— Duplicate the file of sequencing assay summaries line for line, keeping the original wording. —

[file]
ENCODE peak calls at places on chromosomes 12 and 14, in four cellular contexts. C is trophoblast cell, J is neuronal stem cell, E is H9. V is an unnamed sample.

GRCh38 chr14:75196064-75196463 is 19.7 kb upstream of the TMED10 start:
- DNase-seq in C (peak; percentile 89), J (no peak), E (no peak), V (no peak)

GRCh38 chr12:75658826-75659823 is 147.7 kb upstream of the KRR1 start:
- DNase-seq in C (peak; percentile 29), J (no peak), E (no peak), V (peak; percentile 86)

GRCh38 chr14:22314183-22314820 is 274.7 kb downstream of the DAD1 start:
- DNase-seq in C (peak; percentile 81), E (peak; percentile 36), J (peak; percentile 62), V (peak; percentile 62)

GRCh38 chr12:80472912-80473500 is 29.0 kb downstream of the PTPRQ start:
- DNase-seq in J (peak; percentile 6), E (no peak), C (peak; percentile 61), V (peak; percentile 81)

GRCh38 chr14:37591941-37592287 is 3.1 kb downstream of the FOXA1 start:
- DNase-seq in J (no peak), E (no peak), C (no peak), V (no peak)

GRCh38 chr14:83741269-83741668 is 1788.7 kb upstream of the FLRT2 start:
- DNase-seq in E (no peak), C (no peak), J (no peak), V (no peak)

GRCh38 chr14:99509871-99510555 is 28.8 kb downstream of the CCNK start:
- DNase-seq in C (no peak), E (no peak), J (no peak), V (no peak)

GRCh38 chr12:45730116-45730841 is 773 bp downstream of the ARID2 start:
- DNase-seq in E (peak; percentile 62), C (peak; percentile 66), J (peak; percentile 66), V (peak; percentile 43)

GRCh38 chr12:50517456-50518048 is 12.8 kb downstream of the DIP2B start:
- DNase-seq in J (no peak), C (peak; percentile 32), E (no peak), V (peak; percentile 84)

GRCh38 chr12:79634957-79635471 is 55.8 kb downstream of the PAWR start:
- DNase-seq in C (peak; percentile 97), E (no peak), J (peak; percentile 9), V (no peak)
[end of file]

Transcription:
ENCODE peak calls at places on chromosomes 12 and 14, in four cellular contexts. C is trophoblast cell, J is neuronal stem cell, E is H9. V is an unnamed sample.

GRCh38 chr14:75196064-75196463 is 19.7 kb upstream of the TMED10 start:
- DNase-seq in C (peak; percentile 89), J (no peak), E (no peak), V (no peak)

GRCh38 chr12:75658826-75659823 is 147.7 kb upstream of the KRR1 start:
- DNase-seq in C (peak; percentile 29), J (no peak), E (no peak), V (peak; percentile 86)

GRCh38 chr14:22314183-22314820 is 274.7 kb downstream of the DAD1 start:
- DNase-seq in C (peak; percentile 81), E (peak; percentile 36), J (peak; percentile 62), V (peak; percentile 62)

GRCh38 chr12:80472912-80473500 is 29.0 kb downstream of the PTPRQ start:
- DNase-seq in J (peak; percentile 6), E (no peak), C (peak; percentile 61), V (peak; percentile 81)

GRCh38 chr14:37591941-37592287 is 3.1 kb downstream of the FOXA1 start:
- DNase-seq in J (no peak), E (no peak), C (no peak), V (no peak)

GRCh38 chr14:83741269-83741668 is 1788.7 kb upstream of the FLRT2 start:
- DNase-seq in E (no peak), C (no peak), J (no peak), V (no peak)

GRCh38 chr14:99509871-99510555 is 28.8 kb downstream of the CCNK start:
- DNase-seq in C (no peak), E (no peak), J (no peak), V (no peak)

GRCh38 chr12:45730116-45730841 is 773 bp downstream of the ARID2 start:
- DNase-seq in E (peak; percentile 62), C (peak; percentile 66), J (peak; percentile 66), V (peak; percentile 43)

GRCh38 chr12:50517456-50518048 is 12.8 kb downstream of the DIP2B start:
- DNase-seq in J (no peak), C (peak; percentile 32), E (no peak), V (peak; percentile 84)

GRCh38 chr12:79634957-79635471 is 55.8 kb downstream of the PAWR start:
- DNase-seq in C (peak; percentile 97), E (no peak), J (peak; percentile 9), V (no peak)